Love as a Factor of Learning
Curtis Kelly – One who knows how heart break can lead to bad decisions
I had this excellent student in my Japanese university class, who had studied abroad and was a year older than her peers. She truly bolstered the class. Then, one day, I noticed she went from being a great student with a wonderful attitude to a mediocre and rather negative one. Her interest in English seemed to have faded away. I pulled her aside after class and asked if everything was okay. Then, I found out why.
This American boy she developed a serious relationship with while studying abroad was not responding to her emails. She had bought tickets to go see him in California, as they had planned together, but here just two weeks before her flight he had stopped responding. Would he pick her up at the airport? Did he really want her to come? She had no understanding of what was going on and felt so vulnerable. Was he not getting the messages or trying to put her off? Should she go or not? Of course, I don’t know the whole story, I felt his not answering was the cruelest and using a phrase from my times, least manly thing he could have done.
Writers Write Others’ Well Becoming
Tim Murphey – Think Tank Muse and horse whisperer
Tim Murphey’s response to a writer who was struggling (as we all do) and asked for some advice:
Good writers write foremost for the well-becoming of others. Of course, good writers might mention bad things for others to prepare for and tell sad stories to seek the good in people, but readers can feel when writers have their well-becoming in mind, to overcome and deal with the bad, sad, and negative. Good writers are sometimes journalists, teachers, students, novelists, historians, politicians, nurses, mothers, fathers, children, warriors, and even textbook authors, etc. Good writers take care of their readers although they may never know them. They realize when things are confusing and unnatural, and they simplify, honor, clarify, respect, and surprise readers by showing them their own amazing magical selves. You can do this, too. You just need to find ways to fall in love with your readers first, so you will care for them so much that you will discover the writer and the righter in you. (Dec. 19 2023)
Marc Helgesen – One who loves teaching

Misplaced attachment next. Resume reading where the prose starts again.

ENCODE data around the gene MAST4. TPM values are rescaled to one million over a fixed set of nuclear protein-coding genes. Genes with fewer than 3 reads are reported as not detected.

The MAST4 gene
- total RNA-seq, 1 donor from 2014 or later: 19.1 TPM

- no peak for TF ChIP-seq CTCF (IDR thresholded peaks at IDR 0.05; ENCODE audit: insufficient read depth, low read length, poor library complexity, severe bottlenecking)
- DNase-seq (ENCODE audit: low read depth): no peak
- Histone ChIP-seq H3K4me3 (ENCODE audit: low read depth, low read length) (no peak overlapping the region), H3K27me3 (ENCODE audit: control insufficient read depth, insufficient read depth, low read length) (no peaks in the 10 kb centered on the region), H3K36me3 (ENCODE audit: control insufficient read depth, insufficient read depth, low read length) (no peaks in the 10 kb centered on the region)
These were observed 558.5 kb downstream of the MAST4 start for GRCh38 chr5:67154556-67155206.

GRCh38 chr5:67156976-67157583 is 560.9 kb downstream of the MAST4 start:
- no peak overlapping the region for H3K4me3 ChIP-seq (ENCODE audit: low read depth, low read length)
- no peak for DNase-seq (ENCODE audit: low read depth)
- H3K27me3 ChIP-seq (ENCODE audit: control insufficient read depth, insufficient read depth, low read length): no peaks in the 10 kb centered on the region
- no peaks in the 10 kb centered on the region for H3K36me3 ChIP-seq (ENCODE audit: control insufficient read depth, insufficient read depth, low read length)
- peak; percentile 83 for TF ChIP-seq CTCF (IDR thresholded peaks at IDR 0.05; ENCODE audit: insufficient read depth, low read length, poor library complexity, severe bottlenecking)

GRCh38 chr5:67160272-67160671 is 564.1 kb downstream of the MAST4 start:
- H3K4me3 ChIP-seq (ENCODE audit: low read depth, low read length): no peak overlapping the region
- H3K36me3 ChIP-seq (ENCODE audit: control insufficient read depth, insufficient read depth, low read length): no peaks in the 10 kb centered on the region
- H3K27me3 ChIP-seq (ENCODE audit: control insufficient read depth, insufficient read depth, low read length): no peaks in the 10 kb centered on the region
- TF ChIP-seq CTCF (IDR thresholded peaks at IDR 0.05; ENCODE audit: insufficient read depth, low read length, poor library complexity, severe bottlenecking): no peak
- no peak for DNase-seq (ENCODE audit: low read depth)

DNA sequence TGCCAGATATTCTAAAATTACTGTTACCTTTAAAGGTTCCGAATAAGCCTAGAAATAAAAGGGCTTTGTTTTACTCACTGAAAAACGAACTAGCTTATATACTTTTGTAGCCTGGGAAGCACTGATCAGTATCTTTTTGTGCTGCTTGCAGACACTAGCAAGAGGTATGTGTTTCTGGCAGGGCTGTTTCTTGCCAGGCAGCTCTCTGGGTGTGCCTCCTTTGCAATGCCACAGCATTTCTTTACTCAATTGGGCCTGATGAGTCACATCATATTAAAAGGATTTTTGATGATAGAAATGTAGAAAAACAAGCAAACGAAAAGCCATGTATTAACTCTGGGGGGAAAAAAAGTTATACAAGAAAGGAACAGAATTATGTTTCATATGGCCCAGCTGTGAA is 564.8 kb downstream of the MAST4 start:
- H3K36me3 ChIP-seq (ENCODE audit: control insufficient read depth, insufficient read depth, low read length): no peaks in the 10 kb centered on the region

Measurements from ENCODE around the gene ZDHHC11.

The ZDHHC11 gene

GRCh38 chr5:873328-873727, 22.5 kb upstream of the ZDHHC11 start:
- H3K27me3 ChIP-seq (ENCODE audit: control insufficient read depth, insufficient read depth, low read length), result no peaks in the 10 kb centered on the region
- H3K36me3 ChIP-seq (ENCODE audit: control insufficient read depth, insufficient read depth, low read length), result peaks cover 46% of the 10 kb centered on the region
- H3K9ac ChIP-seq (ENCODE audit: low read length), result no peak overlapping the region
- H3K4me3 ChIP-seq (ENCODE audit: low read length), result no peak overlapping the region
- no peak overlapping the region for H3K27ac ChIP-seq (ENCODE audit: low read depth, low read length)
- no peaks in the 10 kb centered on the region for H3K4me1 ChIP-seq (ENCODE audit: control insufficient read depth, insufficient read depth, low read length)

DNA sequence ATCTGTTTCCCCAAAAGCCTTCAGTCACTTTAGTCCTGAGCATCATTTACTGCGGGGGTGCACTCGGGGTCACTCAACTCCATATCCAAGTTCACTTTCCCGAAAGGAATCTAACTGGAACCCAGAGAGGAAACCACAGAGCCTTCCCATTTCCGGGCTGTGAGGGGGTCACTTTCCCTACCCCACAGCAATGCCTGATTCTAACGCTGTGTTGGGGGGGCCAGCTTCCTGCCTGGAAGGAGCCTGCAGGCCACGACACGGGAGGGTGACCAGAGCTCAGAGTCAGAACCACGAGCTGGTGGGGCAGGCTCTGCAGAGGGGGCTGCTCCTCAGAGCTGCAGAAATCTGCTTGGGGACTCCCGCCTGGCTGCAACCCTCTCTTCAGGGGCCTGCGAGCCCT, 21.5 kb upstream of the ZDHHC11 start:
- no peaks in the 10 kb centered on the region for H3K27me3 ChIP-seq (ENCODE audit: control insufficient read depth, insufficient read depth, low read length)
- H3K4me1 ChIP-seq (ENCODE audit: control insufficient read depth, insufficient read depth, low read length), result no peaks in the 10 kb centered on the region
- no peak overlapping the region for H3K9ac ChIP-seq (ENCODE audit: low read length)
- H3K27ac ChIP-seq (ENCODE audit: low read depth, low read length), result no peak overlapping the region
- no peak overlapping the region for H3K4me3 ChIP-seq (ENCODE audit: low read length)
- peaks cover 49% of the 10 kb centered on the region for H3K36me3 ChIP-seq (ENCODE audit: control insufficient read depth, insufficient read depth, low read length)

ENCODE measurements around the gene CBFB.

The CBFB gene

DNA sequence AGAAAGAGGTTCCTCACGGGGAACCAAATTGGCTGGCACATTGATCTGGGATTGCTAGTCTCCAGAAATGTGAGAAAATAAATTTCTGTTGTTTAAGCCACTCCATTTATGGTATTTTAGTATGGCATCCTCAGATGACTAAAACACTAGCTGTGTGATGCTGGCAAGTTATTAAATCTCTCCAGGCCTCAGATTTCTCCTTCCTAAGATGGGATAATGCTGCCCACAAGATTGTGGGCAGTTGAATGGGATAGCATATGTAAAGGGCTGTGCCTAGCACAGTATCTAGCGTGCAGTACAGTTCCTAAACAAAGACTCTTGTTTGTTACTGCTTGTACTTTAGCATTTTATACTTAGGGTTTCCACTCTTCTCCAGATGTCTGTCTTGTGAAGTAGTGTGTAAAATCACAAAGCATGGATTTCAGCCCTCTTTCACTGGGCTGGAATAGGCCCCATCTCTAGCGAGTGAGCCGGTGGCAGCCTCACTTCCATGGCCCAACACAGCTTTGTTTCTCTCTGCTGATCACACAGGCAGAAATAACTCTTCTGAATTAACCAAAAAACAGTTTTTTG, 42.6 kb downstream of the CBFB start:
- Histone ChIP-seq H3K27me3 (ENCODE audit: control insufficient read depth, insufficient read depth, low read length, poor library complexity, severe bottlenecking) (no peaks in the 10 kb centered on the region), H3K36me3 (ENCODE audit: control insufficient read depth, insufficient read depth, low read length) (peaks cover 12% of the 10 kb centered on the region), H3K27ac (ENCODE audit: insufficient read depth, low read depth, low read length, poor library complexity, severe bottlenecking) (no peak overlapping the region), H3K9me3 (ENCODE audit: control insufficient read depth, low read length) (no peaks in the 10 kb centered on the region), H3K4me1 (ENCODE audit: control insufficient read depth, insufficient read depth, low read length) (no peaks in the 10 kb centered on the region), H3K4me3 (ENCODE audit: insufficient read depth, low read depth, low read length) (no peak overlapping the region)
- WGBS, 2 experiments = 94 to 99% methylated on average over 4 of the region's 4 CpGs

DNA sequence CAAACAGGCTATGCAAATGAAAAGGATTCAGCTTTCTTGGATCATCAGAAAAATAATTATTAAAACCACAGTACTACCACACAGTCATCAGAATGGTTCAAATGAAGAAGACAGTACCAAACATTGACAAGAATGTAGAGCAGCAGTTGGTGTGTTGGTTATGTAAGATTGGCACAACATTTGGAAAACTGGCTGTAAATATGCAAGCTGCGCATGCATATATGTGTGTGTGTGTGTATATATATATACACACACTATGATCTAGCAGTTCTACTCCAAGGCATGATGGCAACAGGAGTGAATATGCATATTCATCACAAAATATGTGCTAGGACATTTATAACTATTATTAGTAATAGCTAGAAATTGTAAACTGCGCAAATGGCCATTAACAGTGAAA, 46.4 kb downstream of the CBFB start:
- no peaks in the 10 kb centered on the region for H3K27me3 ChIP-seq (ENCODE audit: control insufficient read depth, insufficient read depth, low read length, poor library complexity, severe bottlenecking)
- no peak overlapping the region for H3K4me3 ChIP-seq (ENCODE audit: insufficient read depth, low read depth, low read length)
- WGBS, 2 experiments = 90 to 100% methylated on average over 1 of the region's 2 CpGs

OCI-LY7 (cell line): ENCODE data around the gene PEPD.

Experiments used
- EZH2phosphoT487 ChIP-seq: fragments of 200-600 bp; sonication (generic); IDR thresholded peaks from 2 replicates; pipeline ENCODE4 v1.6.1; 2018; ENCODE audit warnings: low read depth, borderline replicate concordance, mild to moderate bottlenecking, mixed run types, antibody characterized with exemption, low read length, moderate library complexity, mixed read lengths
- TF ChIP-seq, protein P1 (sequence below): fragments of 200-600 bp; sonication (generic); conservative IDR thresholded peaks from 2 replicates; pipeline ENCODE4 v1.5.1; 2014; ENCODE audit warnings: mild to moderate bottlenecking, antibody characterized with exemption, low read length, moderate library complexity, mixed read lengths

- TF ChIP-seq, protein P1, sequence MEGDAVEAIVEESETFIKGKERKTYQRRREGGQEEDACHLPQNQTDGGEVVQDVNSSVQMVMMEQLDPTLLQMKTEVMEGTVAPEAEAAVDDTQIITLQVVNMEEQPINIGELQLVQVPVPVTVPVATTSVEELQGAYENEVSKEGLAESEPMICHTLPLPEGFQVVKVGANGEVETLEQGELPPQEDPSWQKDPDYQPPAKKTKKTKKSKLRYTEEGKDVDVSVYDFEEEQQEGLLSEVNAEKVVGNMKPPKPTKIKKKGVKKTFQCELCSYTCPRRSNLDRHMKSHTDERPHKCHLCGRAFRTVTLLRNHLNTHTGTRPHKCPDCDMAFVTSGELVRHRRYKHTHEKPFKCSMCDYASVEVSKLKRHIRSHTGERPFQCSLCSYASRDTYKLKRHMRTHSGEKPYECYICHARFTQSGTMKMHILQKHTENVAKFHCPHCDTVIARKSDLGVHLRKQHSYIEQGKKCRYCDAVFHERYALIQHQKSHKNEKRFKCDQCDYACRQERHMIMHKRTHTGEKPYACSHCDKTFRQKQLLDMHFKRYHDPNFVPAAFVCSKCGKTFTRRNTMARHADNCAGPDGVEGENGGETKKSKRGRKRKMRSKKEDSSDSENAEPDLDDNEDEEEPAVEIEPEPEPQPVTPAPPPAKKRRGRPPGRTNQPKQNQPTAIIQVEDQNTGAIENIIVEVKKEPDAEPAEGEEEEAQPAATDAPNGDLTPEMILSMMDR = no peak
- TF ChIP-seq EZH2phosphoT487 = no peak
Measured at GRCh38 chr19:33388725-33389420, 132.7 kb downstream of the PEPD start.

A graduation day gift from students. I hope it matches both their emotion about the class and my emotions while teaching.
And here is an activity to spread the love in your own classes:
The love guru
James Broxholme – Kagawa, Japan
Back in the day, in the mid 90s, before the internet was mainstream. I came across a CD-ROM of a program that claimed to predict the relationship success rate of partners. I think it was a sample from a computer magazine I used to occasionally buy. I decided to use this to predict the relationship success rating of some friends in my class as a bit of fun. I think the success was predicted on really “robust scientific data” such as the surname combination and date of birth of the potential partners, without any other variables whatsoever.
Looking back, despite the reports being clearly pre-loaded, generated text in a horoscope type format, they soon became fairly popular with my teenage classmates, who began requesting various combinations of partners. Eventually, this newly found demand turned into some money being exchanged for these reports and I took my first steps into the love horoscope business.
Everything was going swimmingly until the partner combinations got more and more experimental, and current and ex-partners were mixed into the pot. This obviously caused some controversy and caused a number of conflicts within the teenage romance world based on my extremely unscientific data. The future romance of my cohorts became chaotic and I had to eventually retire from my newly found status of love guru and become a soccer player (I mean teacher).
The message I learned was never interfere with emotions of teenagers in love!
My Psychology of Love Course
Curtis Kelly – One who learned about love in Scott Peck’s The Road Less Travelled